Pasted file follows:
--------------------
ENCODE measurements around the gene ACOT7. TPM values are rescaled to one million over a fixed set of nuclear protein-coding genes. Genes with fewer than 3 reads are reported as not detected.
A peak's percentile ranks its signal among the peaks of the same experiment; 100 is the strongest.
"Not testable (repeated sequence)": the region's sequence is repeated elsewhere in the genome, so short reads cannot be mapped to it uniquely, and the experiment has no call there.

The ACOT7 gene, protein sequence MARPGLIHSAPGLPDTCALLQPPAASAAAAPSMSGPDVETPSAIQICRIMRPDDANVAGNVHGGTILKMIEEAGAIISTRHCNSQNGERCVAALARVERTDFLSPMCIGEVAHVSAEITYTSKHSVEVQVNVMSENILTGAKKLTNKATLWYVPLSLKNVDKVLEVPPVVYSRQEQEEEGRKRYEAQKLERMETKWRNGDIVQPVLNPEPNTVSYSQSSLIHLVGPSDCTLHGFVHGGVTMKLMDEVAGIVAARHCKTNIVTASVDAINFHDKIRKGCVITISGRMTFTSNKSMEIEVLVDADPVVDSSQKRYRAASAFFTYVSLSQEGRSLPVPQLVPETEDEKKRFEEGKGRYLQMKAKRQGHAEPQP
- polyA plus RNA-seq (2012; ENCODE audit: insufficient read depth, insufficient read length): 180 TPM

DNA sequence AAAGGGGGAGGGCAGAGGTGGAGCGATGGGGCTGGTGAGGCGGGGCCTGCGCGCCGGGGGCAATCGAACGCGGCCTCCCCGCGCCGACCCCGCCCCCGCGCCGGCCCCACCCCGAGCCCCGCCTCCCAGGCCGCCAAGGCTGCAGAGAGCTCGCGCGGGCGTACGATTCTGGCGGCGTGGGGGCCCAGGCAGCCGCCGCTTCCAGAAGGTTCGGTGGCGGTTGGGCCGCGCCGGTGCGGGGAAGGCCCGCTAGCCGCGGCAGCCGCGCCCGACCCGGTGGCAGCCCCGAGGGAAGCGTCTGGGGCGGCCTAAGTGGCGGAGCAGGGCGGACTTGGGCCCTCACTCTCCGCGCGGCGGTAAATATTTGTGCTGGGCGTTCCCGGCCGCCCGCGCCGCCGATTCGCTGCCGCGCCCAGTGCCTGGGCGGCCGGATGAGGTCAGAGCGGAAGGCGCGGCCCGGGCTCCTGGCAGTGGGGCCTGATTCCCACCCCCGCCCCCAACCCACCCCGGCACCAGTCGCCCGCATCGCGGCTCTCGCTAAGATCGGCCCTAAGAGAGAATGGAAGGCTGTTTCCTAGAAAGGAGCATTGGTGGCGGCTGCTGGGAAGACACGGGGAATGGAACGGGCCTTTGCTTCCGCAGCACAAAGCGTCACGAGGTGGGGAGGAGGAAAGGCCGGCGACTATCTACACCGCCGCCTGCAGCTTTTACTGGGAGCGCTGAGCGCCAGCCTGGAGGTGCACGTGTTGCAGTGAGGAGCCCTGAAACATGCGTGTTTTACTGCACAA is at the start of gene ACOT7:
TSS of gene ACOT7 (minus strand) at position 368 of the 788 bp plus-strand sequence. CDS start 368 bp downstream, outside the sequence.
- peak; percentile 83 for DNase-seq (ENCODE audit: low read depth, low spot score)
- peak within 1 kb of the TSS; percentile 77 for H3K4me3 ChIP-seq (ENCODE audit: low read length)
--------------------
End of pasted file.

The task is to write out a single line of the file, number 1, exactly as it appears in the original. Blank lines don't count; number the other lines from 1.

ENCODE measurements around the gene ACOT7. TPM values are rescaled to one million over a fixed set of nuclear protein-coding genes. Genes with fewer than 3 reads are reported as not detected.